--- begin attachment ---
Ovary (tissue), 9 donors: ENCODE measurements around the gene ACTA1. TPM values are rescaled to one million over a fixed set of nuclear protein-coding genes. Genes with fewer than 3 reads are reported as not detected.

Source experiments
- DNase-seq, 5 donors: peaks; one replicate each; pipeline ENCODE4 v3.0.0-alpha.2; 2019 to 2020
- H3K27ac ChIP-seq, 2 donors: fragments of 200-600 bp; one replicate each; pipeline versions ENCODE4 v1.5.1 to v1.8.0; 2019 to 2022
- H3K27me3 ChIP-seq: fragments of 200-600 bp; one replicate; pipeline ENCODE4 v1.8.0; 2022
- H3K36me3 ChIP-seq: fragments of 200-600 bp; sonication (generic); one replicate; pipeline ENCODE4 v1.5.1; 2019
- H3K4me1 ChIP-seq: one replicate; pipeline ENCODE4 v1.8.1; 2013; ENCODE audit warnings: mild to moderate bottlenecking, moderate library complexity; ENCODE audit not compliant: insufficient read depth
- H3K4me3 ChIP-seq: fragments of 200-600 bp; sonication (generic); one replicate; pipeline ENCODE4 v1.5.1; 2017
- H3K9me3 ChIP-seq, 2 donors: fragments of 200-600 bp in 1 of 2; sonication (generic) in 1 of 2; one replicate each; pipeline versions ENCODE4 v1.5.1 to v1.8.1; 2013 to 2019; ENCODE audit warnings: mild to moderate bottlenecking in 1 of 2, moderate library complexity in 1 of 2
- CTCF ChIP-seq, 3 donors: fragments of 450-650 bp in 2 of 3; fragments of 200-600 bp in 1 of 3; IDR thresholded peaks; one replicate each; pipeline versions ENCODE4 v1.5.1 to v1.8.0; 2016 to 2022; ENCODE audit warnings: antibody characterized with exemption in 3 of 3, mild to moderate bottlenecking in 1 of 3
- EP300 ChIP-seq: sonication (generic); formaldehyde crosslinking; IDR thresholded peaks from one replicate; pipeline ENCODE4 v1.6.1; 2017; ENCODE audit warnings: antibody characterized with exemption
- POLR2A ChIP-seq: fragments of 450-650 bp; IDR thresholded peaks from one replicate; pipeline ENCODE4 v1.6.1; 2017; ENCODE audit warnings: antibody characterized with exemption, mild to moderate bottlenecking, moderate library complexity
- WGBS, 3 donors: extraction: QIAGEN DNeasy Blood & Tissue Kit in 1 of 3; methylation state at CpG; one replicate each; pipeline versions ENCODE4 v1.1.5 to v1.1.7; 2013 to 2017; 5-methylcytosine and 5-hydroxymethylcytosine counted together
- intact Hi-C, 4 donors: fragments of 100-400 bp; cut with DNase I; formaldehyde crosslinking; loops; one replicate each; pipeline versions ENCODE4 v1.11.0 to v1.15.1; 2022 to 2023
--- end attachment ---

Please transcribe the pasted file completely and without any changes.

Ovary (tissue), 9 donors: ENCODE measurements around the gene ACTA1. TPM values are rescaled to one million over a fixed set of nuclear protein-coding genes. Genes with fewer than 3 reads are reported as not detected.

Source experiments
- DNase-seq, 5 donors: peaks; one replicate each; pipeline ENCODE4 v3.0.0-alpha.2; 2019 to 2020
- H3K27ac ChIP-seq, 2 donors: fragments of 200-600 bp; one replicate each; pipeline versions ENCODE4 v1.5.1 to v1.8.0; 2019 to 2022
- H3K27me3 ChIP-seq: fragments of 200-600 bp; one replicate; pipeline ENCODE4 v1.8.0; 2022
- H3K36me3 ChIP-seq: fragments of 200-600 bp; sonication (generic); one replicate; pipeline ENCODE4 v1.5.1; 2019
- H3K4me1 ChIP-seq: one replicate; pipeline ENCODE4 v1.8.1; 2013; ENCODE audit warnings: mild to moderate bottlenecking, moderate library complexity; ENCODE audit not compliant: insufficient read depth
- H3K4me3 ChIP-seq: fragments of 200-600 bp; sonication (generic); one replicate; pipeline ENCODE4 v1.5.1; 2017
- H3K9me3 ChIP-seq, 2 donors: fragments of 200-600 bp in 1 of 2; sonication (generic) in 1 of 2; one replicate each; pipeline versions ENCODE4 v1.5.1 to v1.8.1; 2013 to 2019; ENCODE audit warnings: mild to moderate bottlenecking in 1 of 2, moderate library complexity in 1 of 2
- CTCF ChIP-seq, 3 donors: fragments of 450-650 bp in 2 of 3; fragments of 200-600 bp in 1 of 3; IDR thresholded peaks; one replicate each; pipeline versions ENCODE4 v1.5.1 to v1.8.0; 2016 to 2022; ENCODE audit warnings: antibody characterized with exemption in 3 of 3, mild to moderate bottlenecking in 1 of 3
- EP300 ChIP-seq: sonication (generic); formaldehyde crosslinking; IDR thresholded peaks from one replicate; pipeline ENCODE4 v1.6.1; 2017; ENCODE audit warnings: antibody characterized with exemption
- POLR2A ChIP-seq: fragments of 450-650 bp; IDR thresholded peaks from one replicate; pipeline ENCODE4 v1.6.1; 2017; ENCODE audit warnings: antibody characterized with exemption, mild to moderate bottlenecking, moderate library complexity
- WGBS, 3 donors: extraction: QIAGEN DNeasy Blood & Tissue Kit in 1 of 3; methylation state at CpG; one replicate each; pipeline versions ENCODE4 v1.1.5 to v1.1.7; 2013 to 2017; 5-methylcytosine and 5-hydroxymethylcytosine counted together
- intact Hi-C, 4 donors: fragments of 100-400 bp; cut with DNase I; formaldehyde crosslinking; loops; one replicate each; pipeline versions ENCODE4 v1.11.0 to v1.15.1; 2022 to 2023